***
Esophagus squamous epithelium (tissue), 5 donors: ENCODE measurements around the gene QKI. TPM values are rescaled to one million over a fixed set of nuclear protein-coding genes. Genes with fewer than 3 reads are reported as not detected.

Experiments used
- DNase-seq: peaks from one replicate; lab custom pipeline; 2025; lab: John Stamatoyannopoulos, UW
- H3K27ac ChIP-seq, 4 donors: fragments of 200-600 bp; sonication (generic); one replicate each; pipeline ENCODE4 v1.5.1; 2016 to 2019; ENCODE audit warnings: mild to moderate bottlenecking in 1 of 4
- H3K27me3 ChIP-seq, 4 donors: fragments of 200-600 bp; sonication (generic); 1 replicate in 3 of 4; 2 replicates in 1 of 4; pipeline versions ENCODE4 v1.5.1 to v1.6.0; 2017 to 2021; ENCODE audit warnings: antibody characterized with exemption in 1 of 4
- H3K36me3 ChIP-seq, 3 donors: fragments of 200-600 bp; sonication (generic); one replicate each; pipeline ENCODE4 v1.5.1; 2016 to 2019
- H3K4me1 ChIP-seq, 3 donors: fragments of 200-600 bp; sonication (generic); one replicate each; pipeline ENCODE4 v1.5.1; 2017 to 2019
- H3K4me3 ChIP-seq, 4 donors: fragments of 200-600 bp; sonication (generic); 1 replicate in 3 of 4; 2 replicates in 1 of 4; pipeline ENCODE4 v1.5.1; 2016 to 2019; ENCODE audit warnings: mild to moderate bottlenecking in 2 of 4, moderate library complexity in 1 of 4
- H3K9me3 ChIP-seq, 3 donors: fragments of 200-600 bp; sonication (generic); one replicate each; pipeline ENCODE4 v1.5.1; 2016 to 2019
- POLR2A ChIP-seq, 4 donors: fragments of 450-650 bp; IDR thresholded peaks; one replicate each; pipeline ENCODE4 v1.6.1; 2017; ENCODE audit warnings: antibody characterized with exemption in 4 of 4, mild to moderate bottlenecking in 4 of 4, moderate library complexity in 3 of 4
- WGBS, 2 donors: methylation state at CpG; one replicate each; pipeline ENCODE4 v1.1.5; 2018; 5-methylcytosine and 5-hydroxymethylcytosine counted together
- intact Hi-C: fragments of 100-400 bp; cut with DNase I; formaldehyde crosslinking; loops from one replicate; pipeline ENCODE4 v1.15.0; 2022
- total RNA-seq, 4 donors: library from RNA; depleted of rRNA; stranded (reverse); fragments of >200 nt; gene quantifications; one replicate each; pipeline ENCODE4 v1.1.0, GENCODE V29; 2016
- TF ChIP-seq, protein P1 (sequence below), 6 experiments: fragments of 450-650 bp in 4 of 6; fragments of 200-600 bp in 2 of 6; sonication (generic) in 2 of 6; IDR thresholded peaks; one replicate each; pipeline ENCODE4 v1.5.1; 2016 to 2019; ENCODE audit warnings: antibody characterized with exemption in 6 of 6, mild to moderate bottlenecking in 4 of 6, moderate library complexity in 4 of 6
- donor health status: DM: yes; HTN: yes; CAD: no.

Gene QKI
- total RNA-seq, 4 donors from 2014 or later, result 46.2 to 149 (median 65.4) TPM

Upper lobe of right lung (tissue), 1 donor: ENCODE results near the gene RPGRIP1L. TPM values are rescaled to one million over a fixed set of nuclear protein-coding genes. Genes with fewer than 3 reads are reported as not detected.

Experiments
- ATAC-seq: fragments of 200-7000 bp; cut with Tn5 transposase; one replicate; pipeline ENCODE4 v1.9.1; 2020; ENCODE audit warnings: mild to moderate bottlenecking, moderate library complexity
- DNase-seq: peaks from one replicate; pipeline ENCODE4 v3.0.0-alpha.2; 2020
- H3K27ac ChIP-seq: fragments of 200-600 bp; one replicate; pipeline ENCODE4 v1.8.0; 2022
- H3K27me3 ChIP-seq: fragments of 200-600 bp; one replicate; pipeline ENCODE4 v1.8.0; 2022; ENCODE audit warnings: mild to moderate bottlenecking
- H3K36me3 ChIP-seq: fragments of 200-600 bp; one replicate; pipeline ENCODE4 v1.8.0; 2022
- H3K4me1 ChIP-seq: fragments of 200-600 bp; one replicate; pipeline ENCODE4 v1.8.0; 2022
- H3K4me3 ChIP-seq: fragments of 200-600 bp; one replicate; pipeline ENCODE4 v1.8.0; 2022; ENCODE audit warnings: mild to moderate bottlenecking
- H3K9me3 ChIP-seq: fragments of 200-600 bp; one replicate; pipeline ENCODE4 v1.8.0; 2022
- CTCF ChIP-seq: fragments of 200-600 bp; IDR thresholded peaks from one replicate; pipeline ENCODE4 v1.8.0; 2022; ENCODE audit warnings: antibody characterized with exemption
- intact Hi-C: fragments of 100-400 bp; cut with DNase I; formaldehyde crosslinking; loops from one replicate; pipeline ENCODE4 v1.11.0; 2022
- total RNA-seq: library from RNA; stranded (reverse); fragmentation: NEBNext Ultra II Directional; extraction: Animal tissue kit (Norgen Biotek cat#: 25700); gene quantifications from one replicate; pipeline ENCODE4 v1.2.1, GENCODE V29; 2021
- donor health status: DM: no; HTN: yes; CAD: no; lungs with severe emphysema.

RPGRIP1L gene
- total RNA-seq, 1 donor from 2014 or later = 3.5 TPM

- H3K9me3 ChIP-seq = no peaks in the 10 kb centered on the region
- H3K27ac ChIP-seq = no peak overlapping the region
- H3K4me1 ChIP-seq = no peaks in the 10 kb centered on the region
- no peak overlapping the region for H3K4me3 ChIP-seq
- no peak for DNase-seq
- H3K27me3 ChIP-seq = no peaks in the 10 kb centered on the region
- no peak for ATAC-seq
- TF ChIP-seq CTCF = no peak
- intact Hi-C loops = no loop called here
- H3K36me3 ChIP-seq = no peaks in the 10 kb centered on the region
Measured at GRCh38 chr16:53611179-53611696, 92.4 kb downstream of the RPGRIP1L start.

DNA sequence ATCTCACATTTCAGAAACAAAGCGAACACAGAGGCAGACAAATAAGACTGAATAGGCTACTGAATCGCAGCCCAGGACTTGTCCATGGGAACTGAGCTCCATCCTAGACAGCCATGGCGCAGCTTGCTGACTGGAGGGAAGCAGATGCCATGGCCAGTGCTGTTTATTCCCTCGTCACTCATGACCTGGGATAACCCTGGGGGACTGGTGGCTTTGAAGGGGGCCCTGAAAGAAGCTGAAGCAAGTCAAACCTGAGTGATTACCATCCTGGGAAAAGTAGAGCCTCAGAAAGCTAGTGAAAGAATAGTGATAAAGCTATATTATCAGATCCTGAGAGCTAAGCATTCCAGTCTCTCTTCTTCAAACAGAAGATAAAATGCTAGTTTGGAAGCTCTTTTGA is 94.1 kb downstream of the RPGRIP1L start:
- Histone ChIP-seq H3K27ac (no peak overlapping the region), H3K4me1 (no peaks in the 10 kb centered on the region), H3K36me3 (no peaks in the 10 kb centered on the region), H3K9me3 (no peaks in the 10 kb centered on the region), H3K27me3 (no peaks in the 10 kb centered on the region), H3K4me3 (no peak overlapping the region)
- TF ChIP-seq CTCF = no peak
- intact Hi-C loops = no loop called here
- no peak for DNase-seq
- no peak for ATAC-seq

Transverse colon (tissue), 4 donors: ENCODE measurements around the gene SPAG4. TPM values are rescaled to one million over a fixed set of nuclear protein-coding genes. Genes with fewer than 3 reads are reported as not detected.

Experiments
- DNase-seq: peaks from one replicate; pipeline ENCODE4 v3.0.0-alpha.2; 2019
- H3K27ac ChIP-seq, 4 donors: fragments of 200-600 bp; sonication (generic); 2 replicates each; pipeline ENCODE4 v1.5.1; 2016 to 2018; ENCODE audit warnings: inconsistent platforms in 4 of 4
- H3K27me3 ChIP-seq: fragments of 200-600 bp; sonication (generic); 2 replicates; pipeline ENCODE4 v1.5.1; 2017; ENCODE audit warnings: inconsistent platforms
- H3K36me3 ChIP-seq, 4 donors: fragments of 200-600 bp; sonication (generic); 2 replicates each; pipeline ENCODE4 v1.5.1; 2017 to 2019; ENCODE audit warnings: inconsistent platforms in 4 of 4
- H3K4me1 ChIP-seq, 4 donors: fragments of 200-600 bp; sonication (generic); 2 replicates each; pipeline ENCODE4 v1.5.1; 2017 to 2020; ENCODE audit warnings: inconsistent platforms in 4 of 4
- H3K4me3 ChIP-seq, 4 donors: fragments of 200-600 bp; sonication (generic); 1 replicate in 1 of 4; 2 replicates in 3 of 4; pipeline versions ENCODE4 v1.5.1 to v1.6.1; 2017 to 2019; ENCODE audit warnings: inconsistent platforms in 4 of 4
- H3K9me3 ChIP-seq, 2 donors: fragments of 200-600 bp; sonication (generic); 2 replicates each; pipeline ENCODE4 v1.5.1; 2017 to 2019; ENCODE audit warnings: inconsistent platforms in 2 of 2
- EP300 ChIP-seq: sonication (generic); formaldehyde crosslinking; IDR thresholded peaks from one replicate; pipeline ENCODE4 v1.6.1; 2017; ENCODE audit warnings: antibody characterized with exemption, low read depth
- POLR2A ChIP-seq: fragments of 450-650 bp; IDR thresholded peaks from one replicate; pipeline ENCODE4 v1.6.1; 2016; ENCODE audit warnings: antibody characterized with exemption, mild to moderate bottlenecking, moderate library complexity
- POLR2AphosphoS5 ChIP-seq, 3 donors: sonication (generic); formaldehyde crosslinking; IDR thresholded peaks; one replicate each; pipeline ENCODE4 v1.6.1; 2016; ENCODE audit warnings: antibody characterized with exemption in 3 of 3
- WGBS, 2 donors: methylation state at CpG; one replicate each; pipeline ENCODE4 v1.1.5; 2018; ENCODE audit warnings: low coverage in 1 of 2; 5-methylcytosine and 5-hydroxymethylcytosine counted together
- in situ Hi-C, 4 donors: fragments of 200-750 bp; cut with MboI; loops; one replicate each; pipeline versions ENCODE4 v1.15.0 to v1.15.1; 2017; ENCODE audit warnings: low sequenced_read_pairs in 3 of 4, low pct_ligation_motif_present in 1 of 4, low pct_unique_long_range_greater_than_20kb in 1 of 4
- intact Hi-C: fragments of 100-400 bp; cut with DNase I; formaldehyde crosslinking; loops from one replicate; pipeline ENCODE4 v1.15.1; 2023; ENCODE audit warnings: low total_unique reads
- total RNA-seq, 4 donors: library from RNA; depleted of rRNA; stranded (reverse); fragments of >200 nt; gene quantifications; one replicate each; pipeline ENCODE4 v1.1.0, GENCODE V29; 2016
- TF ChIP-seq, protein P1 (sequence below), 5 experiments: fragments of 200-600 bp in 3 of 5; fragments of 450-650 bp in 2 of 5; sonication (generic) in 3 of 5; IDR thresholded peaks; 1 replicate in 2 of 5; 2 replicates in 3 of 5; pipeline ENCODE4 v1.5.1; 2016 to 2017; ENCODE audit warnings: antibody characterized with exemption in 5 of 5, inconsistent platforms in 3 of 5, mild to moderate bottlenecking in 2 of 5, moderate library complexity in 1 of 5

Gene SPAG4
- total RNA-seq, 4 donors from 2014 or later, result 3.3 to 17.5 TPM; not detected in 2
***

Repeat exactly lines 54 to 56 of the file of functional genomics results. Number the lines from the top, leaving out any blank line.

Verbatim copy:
- H3K27ac ChIP-seq, 4 donors: fragments of 200-600 bp; sonication (generic); 2 replicates each; pipeline ENCODE4 v1.5.1; 2016 to 2018; ENCODE audit warnings: inconsistent platforms in 4 of 4
- H3K27me3 ChIP-seq: fragments of 200-600 bp; sonication (generic); 2 replicates; pipeline ENCODE4 v1.5.1; 2017; ENCODE audit warnings: inconsistent platforms
- H3K36me3 ChIP-seq, 4 donors: fragments of 200-600 bp; sonication (generic); 2 replicates each; pipeline ENCODE4 v1.5.1; 2017 to 2019; ENCODE audit warnings: inconsistent platforms in 4 of 4